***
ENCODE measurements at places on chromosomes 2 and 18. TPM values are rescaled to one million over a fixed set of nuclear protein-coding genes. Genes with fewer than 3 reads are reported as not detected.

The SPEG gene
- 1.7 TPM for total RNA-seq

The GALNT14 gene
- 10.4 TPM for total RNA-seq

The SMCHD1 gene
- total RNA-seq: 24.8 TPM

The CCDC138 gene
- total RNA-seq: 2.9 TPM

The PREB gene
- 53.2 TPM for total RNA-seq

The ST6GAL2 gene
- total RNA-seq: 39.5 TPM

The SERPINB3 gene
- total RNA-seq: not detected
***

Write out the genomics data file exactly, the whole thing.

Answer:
ENCODE measurements at places on chromosomes 2 and 18. TPM values are rescaled to one million over a fixed set of nuclear protein-coding genes. Genes with fewer than 3 reads are reported as not detected.

The SPEG gene
- 1.7 TPM for total RNA-seq

The GALNT14 gene
- 10.4 TPM for total RNA-seq

The SMCHD1 gene
- total RNA-seq: 24.8 TPM

The CCDC138 gene
- total RNA-seq: 2.9 TPM

The PREB gene
- 53.2 TPM for total RNA-seq

The ST6GAL2 gene
- total RNA-seq: 39.5 TPM

The SERPINB3 gene
- total RNA-seq: not detected